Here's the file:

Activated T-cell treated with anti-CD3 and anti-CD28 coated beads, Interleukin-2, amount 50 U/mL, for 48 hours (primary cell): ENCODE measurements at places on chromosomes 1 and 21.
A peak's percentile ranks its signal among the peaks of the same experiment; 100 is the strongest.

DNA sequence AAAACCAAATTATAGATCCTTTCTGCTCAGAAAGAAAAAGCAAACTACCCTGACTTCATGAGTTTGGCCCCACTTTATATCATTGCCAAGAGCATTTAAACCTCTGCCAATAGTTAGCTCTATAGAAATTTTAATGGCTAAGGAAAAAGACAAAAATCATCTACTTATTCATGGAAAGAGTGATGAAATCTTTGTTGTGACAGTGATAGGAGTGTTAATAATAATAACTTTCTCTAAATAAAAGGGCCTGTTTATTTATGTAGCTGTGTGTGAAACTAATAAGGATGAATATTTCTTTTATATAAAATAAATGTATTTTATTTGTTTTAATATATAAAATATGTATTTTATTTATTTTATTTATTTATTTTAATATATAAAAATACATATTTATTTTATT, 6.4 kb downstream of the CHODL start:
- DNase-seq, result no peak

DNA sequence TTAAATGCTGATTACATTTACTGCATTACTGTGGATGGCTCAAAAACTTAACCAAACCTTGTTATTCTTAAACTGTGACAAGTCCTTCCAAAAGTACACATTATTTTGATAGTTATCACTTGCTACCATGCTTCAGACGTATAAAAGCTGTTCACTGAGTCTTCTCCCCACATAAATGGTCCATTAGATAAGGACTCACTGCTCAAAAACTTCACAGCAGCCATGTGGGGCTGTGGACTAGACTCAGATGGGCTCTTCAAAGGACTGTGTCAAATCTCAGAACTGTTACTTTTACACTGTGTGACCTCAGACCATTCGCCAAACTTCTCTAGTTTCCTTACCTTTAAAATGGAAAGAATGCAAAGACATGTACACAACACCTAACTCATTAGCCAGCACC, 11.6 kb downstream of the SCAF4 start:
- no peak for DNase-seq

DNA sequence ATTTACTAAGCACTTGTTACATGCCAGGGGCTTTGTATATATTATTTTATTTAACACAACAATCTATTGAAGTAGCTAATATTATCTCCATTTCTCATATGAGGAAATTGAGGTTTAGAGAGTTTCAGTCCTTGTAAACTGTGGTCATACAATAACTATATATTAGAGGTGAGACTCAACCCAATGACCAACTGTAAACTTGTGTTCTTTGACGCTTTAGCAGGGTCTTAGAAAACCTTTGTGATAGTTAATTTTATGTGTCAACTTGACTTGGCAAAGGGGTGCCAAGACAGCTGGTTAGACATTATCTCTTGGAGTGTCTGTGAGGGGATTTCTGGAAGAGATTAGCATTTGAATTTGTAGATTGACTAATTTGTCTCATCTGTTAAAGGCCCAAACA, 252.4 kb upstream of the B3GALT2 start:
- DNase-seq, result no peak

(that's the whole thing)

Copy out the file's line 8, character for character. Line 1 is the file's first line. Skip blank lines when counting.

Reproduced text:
- DNase-seq, result no peak